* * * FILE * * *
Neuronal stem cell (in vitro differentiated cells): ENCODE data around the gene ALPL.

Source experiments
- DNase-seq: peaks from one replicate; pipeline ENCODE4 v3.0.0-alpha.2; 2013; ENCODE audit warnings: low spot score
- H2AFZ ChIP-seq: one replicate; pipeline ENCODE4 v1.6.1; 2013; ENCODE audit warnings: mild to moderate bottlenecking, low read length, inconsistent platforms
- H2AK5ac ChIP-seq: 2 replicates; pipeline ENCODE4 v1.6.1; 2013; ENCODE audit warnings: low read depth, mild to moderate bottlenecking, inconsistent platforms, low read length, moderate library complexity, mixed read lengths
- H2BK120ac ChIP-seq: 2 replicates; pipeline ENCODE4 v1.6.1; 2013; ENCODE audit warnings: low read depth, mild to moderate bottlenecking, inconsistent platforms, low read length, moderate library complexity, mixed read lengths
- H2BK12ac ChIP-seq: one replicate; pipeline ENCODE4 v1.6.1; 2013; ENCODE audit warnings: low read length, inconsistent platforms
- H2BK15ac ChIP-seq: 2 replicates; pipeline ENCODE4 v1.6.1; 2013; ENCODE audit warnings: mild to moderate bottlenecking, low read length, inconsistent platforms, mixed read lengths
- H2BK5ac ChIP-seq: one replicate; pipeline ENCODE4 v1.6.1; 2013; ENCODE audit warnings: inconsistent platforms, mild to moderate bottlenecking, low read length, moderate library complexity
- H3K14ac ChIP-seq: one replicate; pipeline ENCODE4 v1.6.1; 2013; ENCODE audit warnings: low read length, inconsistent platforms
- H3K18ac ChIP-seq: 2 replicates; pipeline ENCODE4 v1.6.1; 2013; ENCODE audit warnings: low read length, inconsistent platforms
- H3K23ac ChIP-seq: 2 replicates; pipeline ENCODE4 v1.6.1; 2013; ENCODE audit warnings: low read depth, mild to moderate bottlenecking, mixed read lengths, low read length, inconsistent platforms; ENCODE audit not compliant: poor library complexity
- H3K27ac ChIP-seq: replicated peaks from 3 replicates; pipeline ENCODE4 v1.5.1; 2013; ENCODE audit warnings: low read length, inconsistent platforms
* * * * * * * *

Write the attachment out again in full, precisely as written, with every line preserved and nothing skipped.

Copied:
Neuronal stem cell (in vitro differentiated cells): ENCODE data around the gene ALPL.

Source experiments
- DNase-seq: peaks from one replicate; pipeline ENCODE4 v3.0.0-alpha.2; 2013; ENCODE audit warnings: low spot score
- H2AFZ ChIP-seq: one replicate; pipeline ENCODE4 v1.6.1; 2013; ENCODE audit warnings: mild to moderate bottlenecking, low read length, inconsistent platforms
- H2AK5ac ChIP-seq: 2 replicates; pipeline ENCODE4 v1.6.1; 2013; ENCODE audit warnings: low read depth, mild to moderate bottlenecking, inconsistent platforms, low read length, moderate library complexity, mixed read lengths
- H2BK120ac ChIP-seq: 2 replicates; pipeline ENCODE4 v1.6.1; 2013; ENCODE audit warnings: low read depth, mild to moderate bottlenecking, inconsistent platforms, low read length, moderate library complexity, mixed read lengths
- H2BK12ac ChIP-seq: one replicate; pipeline ENCODE4 v1.6.1; 2013; ENCODE audit warnings: low read length, inconsistent platforms
- H2BK15ac ChIP-seq: 2 replicates; pipeline ENCODE4 v1.6.1; 2013; ENCODE audit warnings: mild to moderate bottlenecking, low read length, inconsistent platforms, mixed read lengths
- H2BK5ac ChIP-seq: one replicate; pipeline ENCODE4 v1.6.1; 2013; ENCODE audit warnings: inconsistent platforms, mild to moderate bottlenecking, low read length, moderate library complexity
- H3K14ac ChIP-seq: one replicate; pipeline ENCODE4 v1.6.1; 2013; ENCODE audit warnings: low read length, inconsistent platforms
- H3K18ac ChIP-seq: 2 replicates; pipeline ENCODE4 v1.6.1; 2013; ENCODE audit warnings: low read length, inconsistent platforms
- H3K23ac ChIP-seq: 2 replicates; pipeline ENCODE4 v1.6.1; 2013; ENCODE audit warnings: low read depth, mild to moderate bottlenecking, mixed read lengths, low read length, inconsistent platforms; ENCODE audit not compliant: poor library complexity
- H3K27ac ChIP-seq: replicated peaks from 3 replicates; pipeline ENCODE4 v1.5.1; 2013; ENCODE audit warnings: low read length, inconsistent platforms